Even video-, photo-, and sound-clip-file packages which are purchased often contain legal restrictions for use in multimedia productions. While some companies do an all-rights buy out making their product royalty-free, others require the user to buy publication rights. Seymour (1993) suggests that one should read the fine print concerning publication rights before reproducing any product.
In an effort to deter copyright pirating, NEC USA, Inc. has established Signafy, a new venture company which will market its digital watermarking software technology for use in the protection of copyrights of multimedia and DVD content. This new digital watermarking technology is also referred to as digital finger-printing because it allows the user to permanently embed an invisible identification code in multimedia works. The watermark, which can be applied to audio, video, and still images, is virtually impossible to remove (NEC, 1997).
Jacobson (1995) warns that time is running out for colleges to insure that students and faculty members can routinely use electronic versions of copyrighted works without seeking permission or paying a fee. In fact, Talab (1995) reports that many faculty members have been scared off by the difficulty of securing permissions from many copyright holders or by the cost of purchasing the rights to use materials.
A book by Kenneth Crews (1994), Copyright, Fair Use, and the Challenge for Universities; Promoting the Progress of Higher Education, researched university copying policies. Crews obtained 98 research university copying/reproduction policies. Sixteen of these had no written copyright policies or standards. The remaining 82 had highly varied policies on a number of issues. He found that faculty had a surprisingly small role (3.3%) in developing policies.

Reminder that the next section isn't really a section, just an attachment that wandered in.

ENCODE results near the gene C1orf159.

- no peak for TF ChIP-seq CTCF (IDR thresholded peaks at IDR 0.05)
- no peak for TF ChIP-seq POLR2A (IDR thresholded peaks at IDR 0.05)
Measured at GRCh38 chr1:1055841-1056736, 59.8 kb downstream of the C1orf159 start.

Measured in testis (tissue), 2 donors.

Today's technology makes it possible for virtually anyone to use scanners, sound boards, OCR, digital samplers, video frame grabbers, and multimedia authoring systems to incorporate copyrighted material in business or other presentations (Seymour, 1993). But having the technology does not imply the right, and a sure way to invite a lawsuit is to assume that it does (Glushko, 1990). Books, films, television programs, tapes, compact discs, etc. are all copyrighted and cannot legally be used without written permission and a fee payment for reproduction rights. Copyright abuse is rampant among multimedia users, few of whom are caught (Seymour, 1993). To make complying with the copyright law easier, vendors could negotiate all-rights buy-outs with the creators of material and pass along royalty-free status to customers (Seymour, 1993). Educators, the scientific community, librarians, right-holders, and members of the content industry will continue to search for balanced solutions in the field of copyright (Liedes, 1997).
Practical Interpretation of Guidelines
Educators should be aware that:
Purpose of the Study
The purpose of this study is to assess the awareness and understanding of copyright guidelines. An assessment instrument was developed based upon the practical interpretations of these guidelines in the previous section. The assessment instrument was sent to 655 department chairs at member institutions of the International Association for Management Education. This prestigious institution was formerly known as the American Assembly of Collegiate Schools of Business, and still retains the AACSB acronym. AACSB is recognized as the leading accrediting agency of schools of business in the United States.